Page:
Midshipmen and Asbestos Exposure

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During the last century, as the Two-Ocean Navy Act expanded the U.S. Navy by more than 70% in preparation for the United States' entry into the Second World War, the need for officers forced the U.S. Naval Academy to implement an accelerated curriculum so that this unprecedented expansion could occur.

Consequently, midshipmen graduated in eighteen months instead of four years, and many were commissioned as officers and deployed to fight on the front lines. Estimates state that tens of thousands of cadets from various military colleges served as commissioned officers and played crucial roles in the World War II military efforts.

Shipbuilding also went into high gear to produce the increased number of ships for the Navy Fleet, and accessible materials were needed in large quantities to keep up with the demand. Asbestos was abundant in the markets and had insulating and chemical-resistant properties, making it ideal for manufacturing more than 300 products used on naval vessels.

The mineral becomes a health risk when its microscopic fibers are airborne due to wear and tear. Regular ship maintenance and repair generate asbestos dust, which can float in the air for hours, unlike other particulate matter. It increased the chances of inhaling or ingesting the toxic fibers for everyone onboard, including midshipmen. Given that poor ventilation was an issue on most naval vessels, all Navy personnel on ships built before the 1980s were at a high risk of asbestos exposure.

Upon inhalation or ingestion, the toxic asbestos fibers get trapped and then lodge in the lining of the lungs, injuring them as the lungs try to eliminate them. It leads to irreversible scarring that often progresses into cell modifications over time and the development of asbestos-related cancers such as:

Veterans diagnosed with the cancers mentioned above are eligible for expedited claims and qualify for compensation right away if they have proof of asbestos exposure and their medical documentation shows one of these malignant diseases.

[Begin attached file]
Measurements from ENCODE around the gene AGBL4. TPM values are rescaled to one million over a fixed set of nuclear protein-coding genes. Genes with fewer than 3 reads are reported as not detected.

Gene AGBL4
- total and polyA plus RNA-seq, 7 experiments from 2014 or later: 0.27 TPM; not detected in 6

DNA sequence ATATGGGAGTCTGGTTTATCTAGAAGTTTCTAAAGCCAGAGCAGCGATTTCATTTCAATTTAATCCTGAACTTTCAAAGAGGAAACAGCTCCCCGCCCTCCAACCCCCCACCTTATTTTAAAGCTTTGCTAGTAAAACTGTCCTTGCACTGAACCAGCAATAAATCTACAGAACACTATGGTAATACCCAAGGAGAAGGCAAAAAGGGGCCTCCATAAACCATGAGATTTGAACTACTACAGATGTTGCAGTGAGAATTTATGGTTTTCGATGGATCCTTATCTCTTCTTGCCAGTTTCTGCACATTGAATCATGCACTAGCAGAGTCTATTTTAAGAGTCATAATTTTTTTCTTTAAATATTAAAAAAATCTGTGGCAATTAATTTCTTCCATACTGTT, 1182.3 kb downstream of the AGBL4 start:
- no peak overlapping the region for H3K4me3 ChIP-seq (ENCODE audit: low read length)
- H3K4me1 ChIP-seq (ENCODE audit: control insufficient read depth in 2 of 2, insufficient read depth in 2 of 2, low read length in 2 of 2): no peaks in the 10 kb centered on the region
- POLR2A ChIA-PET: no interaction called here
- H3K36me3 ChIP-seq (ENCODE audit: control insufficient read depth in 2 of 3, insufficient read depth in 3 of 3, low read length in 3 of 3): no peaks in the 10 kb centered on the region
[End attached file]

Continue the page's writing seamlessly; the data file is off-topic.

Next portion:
Exposed to Asbestos While Fulfilling Duty on a Navy Ship

With the expansion of the Navy for WWII in full swing, military history records that more than 7500 officers were assigned to the fleet between 1941 and 1945. Some records even mention that midshipmen from 54 Naval Academy classes participated in the war.

Wartime also demanded leadership personnel for the Merchant Marine, so cadets went on active duty as midshipmen on ships carrying military cargo. Despite the war, shipboard training was crucial, and midshipmen served at sea in combat zones worldwide. The newly commissioned officers' primary responsibility was to develop the habits and skills necessary to successfully make difficult decisions in dangerous situations. It required a commitment to excellence in all mission areas, including:

  • moral
  • mental
  • physical

Nowadays, the service of midshipmen is essentially one of training for higher command, but wartime shortened learning periods and didn't allow for in-depth training. Midshipmen reported for duty and began to work at their first command promptly. Unprecedented times brought equally unprecedented situations, and when officer casualties happened, midshipmen served in combat as junior officers, assuming temporary command. In situations like these, they would rely on their instruction and practical drills in: